Ohio not helping its citizens kick the habit

Published 9:36 am Thursday, February 2, 2012

Ohio and West Virginia are spending less and less state money on efforts to help people quit smoking, and less on programs to prevent people from starting tobacco habits at all.

That’s of particular concern for our young people. Those who operate local cessation programs say a lack of funding from the states has meant fewer cessation efforts overall, but it’s also meant less time spent in local schools educating young people about the health dangers of starting to smoke and the dangers that come with using tobacco products. …

We have to stop young people from developing tobacco habits early. Preventing those habits from starting at all will save in the cost of healthcare and lives lost down the road.

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Smoking bans in place are an important part of an overall plan to improve the health of our communities, but it’s really at the individual level that the impact must be made. … The state needs to make it a priority to educate people on why they should avoid such costly, unhealthy habits.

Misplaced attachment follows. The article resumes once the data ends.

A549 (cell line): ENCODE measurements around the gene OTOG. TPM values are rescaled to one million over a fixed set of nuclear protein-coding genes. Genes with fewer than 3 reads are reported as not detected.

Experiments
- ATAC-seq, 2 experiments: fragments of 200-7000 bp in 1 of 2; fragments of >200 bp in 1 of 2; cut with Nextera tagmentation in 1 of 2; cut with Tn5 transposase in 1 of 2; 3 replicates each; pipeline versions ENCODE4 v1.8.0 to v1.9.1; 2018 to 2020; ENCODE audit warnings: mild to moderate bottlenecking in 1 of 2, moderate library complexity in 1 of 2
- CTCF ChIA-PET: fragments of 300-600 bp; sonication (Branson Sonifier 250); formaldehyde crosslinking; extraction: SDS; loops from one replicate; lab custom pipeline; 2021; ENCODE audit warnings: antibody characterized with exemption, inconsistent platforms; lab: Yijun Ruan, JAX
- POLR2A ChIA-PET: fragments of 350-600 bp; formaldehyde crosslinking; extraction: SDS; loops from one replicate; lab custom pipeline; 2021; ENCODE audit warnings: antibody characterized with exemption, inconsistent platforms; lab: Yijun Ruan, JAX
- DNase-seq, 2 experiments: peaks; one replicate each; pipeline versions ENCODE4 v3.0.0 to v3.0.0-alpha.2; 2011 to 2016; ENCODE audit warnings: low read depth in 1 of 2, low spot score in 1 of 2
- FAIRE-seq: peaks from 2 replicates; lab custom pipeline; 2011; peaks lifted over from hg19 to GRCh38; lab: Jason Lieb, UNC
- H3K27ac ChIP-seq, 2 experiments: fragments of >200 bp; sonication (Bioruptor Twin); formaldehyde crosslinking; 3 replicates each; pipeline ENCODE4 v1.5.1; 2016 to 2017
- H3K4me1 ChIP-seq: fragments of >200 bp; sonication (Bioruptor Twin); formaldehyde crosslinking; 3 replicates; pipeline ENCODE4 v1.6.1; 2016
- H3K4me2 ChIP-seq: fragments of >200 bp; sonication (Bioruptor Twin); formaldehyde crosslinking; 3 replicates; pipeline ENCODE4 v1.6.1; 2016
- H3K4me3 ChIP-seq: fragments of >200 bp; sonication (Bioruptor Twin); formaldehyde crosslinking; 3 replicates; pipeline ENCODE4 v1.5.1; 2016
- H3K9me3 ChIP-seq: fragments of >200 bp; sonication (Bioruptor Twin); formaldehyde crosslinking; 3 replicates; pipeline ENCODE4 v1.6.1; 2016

According to Shelly Kiser, Director of advocacy for the American Lung Association of Ohio, the state of Ohio has collected more than $1 billion in tobacco revenues.

Surely the state could free up more of that money to get to the real heart of the matter — programs that will help more people stop smoking and better yet, never pick up a cigarette or smokeless tobacco product in the first place.

The Marietta Time